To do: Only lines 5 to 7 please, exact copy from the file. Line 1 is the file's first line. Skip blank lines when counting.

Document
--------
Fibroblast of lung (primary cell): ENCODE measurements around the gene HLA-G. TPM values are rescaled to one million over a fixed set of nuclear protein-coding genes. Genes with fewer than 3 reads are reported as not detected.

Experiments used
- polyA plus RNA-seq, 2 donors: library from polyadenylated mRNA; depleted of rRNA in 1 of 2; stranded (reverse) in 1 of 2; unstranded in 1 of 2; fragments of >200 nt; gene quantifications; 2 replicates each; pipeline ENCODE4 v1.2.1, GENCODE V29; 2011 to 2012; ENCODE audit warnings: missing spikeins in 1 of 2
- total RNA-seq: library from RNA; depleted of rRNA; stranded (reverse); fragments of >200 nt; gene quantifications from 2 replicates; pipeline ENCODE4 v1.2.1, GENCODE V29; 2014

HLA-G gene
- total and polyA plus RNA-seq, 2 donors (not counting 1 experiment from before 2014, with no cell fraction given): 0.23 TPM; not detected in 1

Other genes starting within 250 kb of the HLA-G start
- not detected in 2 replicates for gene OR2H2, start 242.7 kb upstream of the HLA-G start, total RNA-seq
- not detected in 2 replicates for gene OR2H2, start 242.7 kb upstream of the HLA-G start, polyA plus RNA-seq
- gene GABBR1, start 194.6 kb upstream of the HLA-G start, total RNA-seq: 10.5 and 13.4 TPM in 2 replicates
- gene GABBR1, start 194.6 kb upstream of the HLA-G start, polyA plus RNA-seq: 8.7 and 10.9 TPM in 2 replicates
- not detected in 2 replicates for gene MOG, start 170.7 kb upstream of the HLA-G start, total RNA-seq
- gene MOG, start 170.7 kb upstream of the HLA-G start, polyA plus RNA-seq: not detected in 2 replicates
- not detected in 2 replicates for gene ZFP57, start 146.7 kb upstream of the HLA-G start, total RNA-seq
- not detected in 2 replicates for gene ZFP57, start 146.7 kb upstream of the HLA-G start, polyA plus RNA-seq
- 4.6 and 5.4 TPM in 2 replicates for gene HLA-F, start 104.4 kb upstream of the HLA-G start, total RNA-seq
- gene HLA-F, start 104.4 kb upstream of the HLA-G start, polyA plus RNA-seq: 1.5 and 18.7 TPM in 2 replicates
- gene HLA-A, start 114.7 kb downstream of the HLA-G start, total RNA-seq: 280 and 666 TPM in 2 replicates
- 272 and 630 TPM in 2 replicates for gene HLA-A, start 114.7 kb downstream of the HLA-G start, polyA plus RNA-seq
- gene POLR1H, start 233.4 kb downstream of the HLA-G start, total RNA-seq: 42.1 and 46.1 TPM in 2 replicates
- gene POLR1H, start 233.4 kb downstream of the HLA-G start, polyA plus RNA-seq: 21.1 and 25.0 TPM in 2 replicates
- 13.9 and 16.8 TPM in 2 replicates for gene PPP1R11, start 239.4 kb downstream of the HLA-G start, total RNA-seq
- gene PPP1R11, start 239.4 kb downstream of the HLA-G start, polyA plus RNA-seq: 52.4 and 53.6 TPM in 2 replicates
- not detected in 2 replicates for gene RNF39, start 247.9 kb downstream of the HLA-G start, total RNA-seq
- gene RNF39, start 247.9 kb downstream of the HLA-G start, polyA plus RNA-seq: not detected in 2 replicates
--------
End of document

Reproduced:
HLA-G gene
- total and polyA plus RNA-seq, 2 donors (not counting 1 experiment from before 2014, with no cell fraction given): 0.23 TPM; not detected in 1

Other genes starting within 250 kb of the HLA-G start